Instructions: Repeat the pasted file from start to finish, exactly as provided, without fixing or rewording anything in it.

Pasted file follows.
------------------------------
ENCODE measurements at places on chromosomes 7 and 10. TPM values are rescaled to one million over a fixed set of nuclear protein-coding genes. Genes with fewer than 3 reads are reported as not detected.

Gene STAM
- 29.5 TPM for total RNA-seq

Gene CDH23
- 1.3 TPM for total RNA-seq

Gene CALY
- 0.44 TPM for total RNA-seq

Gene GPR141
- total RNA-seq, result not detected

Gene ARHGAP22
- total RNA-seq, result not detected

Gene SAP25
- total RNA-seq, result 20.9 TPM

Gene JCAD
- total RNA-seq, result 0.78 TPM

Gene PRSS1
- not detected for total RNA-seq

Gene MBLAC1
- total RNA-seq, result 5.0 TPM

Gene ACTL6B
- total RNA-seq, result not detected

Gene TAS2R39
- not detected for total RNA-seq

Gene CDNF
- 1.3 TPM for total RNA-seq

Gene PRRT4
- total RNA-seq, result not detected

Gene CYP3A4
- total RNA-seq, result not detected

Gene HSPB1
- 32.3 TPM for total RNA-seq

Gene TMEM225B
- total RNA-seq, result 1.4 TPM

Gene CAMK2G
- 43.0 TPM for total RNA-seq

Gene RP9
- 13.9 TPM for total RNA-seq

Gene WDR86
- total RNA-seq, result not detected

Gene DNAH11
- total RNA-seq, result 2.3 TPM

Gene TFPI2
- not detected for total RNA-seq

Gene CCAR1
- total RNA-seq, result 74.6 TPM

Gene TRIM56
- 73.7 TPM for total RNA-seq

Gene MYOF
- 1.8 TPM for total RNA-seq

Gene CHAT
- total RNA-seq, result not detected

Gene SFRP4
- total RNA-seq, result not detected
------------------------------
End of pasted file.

ENCODE measurements at places on chromosomes 7 and 10. TPM values are rescaled to one million over a fixed set of nuclear protein-coding genes. Genes with fewer than 3 reads are reported as not detected.

Gene STAM
- 29.5 TPM for total RNA-seq

Gene CDH23
- 1.3 TPM for total RNA-seq

Gene CALY
- 0.44 TPM for total RNA-seq

Gene GPR141
- total RNA-seq, result not detected

Gene ARHGAP22
- total RNA-seq, result not detected

Gene SAP25
- total RNA-seq, result 20.9 TPM

Gene JCAD
- total RNA-seq, result 0.78 TPM

Gene PRSS1
- not detected for total RNA-seq

Gene MBLAC1
- total RNA-seq, result 5.0 TPM

Gene ACTL6B
- total RNA-seq, result not detected

Gene TAS2R39
- not detected for total RNA-seq

Gene CDNF
- 1.3 TPM for total RNA-seq

Gene PRRT4
- total RNA-seq, result not detected

Gene CYP3A4
- total RNA-seq, result not detected

Gene HSPB1
- 32.3 TPM for total RNA-seq

Gene TMEM225B
- total RNA-seq, result 1.4 TPM

Gene CAMK2G
- 43.0 TPM for total RNA-seq

Gene RP9
- 13.9 TPM for total RNA-seq

Gene WDR86
- total RNA-seq, result not detected

Gene DNAH11
- total RNA-seq, result 2.3 TPM

Gene TFPI2
- not detected for total RNA-seq

Gene CCAR1
- total RNA-seq, result 74.6 TPM

Gene TRIM56
- 73.7 TPM for total RNA-seq

Gene MYOF
- 1.8 TPM for total RNA-seq

Gene CHAT
- total RNA-seq, result not detected

Gene SFRP4
- total RNA-seq, result not detected